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Storage Space Configuration

Posted on 2016-11-19
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Last Modified: 2016-11-19
Windows 10 to be used predominantly as a media server but also a place to store general data files (word / excel etc.) documents. The host has an SSD drive which is used to boot the OS and then there's 4 x 4TB drives which can be used to store all the data.

I need some resilience for all of the data, but unsure of whether to carve up the storage so that there's a mirrored pool for the general file data (let's say just 100GB) and the rest to store the media files (TV, films etc). The media files pool I'm thinking of setting up as parity because it will provide more capacity than a mirror and performance will be OK for large, sequential reads.

Any ideas on the above configuration? Anybody else done something similar?
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Question by:Hypervizor
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6 Comments
 
LVL 58

Expert Comment

by:Cliff Galiher
ID: 41894238
Use mirrored. Parity really does kill performance, even with large sequential reads. It's really only suitable for "cold" data, which is generally only a business issue.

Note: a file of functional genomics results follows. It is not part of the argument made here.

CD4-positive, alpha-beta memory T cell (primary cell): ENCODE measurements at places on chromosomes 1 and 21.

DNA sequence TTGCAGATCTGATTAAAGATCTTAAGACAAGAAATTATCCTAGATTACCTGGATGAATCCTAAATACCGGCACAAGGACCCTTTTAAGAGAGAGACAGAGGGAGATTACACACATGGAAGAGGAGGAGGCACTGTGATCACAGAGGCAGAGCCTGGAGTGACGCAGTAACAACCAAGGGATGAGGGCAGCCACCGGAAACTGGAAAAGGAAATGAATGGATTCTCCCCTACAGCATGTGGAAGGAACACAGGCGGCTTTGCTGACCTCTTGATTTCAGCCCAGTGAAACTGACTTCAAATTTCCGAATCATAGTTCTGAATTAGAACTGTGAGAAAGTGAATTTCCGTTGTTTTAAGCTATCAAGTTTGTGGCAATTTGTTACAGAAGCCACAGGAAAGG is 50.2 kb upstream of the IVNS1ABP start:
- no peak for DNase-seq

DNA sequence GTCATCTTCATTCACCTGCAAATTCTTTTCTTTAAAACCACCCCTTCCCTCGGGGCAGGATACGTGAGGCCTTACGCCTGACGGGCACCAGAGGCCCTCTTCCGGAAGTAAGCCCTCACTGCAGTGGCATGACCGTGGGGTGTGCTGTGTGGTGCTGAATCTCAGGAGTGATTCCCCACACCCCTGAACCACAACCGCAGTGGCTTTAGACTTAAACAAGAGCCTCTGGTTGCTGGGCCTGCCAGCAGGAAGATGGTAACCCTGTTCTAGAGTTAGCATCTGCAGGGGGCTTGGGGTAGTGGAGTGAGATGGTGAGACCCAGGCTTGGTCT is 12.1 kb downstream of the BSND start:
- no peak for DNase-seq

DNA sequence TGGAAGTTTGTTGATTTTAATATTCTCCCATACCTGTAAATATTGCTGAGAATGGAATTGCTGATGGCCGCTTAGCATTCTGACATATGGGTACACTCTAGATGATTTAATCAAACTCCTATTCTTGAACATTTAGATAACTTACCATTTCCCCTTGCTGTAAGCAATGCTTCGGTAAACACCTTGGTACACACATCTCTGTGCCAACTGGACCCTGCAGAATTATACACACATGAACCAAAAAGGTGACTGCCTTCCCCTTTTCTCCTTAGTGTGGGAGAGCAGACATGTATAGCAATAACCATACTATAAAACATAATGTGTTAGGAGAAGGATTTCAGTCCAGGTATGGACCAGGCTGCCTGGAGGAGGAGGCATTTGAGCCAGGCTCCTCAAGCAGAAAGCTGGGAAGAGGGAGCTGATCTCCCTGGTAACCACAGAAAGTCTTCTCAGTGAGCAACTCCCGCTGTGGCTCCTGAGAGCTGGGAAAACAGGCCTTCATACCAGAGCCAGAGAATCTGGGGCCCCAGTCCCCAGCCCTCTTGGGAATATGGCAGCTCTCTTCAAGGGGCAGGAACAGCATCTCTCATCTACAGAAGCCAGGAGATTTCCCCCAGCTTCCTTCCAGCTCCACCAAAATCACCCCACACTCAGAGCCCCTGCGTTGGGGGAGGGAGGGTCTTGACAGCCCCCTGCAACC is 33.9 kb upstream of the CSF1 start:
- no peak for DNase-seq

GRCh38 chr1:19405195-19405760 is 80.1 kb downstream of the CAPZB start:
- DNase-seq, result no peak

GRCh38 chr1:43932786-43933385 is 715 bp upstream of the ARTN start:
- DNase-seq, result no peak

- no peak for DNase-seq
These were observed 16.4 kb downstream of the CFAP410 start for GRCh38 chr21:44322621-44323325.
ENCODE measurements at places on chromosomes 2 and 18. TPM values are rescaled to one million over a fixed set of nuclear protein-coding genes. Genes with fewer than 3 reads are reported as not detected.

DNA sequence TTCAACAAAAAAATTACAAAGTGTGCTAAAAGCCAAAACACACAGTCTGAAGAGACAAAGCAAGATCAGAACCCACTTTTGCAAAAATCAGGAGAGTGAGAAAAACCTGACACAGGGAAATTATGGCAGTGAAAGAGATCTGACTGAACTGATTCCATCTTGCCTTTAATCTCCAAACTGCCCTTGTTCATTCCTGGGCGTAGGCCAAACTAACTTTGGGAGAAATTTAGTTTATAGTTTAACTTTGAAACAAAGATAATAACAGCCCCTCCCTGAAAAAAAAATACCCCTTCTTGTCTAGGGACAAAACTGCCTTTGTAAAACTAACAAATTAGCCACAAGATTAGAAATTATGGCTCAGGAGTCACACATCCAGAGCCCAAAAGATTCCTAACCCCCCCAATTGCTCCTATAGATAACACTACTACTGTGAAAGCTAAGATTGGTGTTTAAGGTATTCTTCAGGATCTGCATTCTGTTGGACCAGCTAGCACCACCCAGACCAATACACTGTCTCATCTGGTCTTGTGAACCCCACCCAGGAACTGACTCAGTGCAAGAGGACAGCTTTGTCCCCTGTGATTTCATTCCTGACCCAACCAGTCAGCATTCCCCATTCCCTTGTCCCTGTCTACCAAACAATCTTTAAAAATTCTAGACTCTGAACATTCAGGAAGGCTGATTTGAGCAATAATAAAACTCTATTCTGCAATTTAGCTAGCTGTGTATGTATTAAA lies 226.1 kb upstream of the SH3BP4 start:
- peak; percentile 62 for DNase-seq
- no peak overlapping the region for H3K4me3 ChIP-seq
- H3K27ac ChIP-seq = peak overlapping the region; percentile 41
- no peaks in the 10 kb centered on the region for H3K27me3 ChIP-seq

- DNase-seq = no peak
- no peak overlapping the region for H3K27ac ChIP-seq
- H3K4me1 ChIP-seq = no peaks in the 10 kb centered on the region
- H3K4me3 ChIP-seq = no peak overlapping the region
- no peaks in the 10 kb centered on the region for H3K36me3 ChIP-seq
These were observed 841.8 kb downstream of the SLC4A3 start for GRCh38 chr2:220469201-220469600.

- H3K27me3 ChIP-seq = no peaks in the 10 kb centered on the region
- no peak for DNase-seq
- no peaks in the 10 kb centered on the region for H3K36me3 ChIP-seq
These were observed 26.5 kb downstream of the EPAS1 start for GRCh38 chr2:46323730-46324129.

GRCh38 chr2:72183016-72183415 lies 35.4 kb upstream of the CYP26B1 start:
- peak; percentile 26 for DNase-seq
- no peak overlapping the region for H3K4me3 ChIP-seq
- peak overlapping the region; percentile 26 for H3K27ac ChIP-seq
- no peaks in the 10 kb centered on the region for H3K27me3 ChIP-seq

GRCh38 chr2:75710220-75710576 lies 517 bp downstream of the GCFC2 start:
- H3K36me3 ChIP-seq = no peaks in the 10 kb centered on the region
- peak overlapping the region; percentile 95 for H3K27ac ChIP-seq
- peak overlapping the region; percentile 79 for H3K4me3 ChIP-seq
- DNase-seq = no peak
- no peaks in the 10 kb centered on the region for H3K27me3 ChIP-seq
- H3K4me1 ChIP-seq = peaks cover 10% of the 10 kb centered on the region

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Author Comment

by:Hypervizor
ID: 41894246
Thanks for the quick response. I would prefer mirroring, but it absolutely crushes my available disk capacity. Tests I'd undertaken didn't show a massive difference between mirroring on parity when I configured them for both.
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Accepted Solution

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garycase earned 500 total points
ID: 41894249
Performance isn't all that bad with parity as long as you have a UPS and "tell" Windows 10 that the storage space is power protected.

e.g. use the following command:

Set-StoragePool -FriendlyName Backup -IsPowerProtected $true

This makes a BIG difference in the write speeds :-)

You can, of course, use the parameter even if you don't have a UPS, but that's NOT something I'd recommend, as you could then lose a significant amount of data if you have a power outage while writing to the space.
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Author Comment

by:Hypervizor
ID: 41894266
@garycase - thanks for that. I wasn't aware of that command. What sort of performance increases are we talking about and what's happening in the background to make it perform that much faster just because you've got power protection? I'm assuming it's some sort of write caching?
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LVL 82

Expert Comment

by:David Johnson, CD, MVP
ID: 41894305
yse if powerprotected it is caching the data in ram
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LVL 70

Expert Comment

by:garycase
ID: 41894349
As David noted, it caches the data in RAM as long as it "knows" it can safely catch up because the system has power protection.   It makes writes SIGNIFCANTLY faster -- I saw more than a 3x improvement with the power protected parameter set to True.
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